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Don’t fix what ain’t broke: A German-led proposal to change how the neighbourhood policy is managed is misguided

by Hrant Kostanyan
27 March 2013

Don’t fix what ain’t broke: A German-led proposal to change how the neighbourhood policy is managed is misguided

Hrant Kostanyan

Published in European Voice.

There are many problems in the institutional set-up of the European Union's diplomatic service that could and should be addressed in the upcoming review of how the service has operated in its first two and a half years. On many of these issues, the proposal put forward by Germany on 1 February and endorsed by 13 other EU member states is fair, accurate and ambitious.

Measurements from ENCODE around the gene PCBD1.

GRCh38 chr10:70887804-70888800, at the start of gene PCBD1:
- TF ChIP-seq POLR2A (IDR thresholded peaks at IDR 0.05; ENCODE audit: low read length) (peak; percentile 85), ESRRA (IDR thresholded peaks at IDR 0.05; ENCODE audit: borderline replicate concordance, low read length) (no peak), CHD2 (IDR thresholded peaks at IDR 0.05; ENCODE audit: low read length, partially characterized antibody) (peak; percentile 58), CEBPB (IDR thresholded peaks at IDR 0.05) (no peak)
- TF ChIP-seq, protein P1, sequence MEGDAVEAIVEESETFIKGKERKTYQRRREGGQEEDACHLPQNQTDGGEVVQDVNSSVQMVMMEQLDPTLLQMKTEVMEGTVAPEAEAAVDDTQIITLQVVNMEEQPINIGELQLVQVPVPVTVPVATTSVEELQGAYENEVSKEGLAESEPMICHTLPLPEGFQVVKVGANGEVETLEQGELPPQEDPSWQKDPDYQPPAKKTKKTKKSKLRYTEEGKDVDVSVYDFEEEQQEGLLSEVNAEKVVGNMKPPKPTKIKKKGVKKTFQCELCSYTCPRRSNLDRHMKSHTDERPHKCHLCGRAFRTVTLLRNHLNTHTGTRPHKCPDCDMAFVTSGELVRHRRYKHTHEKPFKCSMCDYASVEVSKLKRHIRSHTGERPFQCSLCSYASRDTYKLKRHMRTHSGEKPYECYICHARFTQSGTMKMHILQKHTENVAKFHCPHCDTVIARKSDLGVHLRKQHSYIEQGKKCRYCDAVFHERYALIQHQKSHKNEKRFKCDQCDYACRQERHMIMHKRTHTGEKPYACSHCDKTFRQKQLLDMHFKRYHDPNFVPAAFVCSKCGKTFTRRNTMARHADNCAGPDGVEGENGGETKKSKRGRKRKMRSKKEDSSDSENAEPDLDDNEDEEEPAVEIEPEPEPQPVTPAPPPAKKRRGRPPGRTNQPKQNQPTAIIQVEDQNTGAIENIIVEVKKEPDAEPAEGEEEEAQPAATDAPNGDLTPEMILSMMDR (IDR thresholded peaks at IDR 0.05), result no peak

But on one point the proposal is wrong. The ministers say that the EU's foreign policy chief and the diplomatic service, the European External Action Service (EEAS), “should be responsible for [the European] neighbourhood policy (ENP) as this constitutes a central area of European foreign policy”. It is a vague formulation but makes clear that they want the current institutional set-up to be changed, presumably with more resources and responsibilities moved into the EEAS. Indeed, the proposal is more than wrong – the current management of the ENP should, rightfully, appear on a list of ‘best practices'.

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    Hrant Kostanyan
    Hrant Kostanyan
Don’t fix what ain’t broke: A German-led proposal to change how the neighbourhood policy is managed is misguided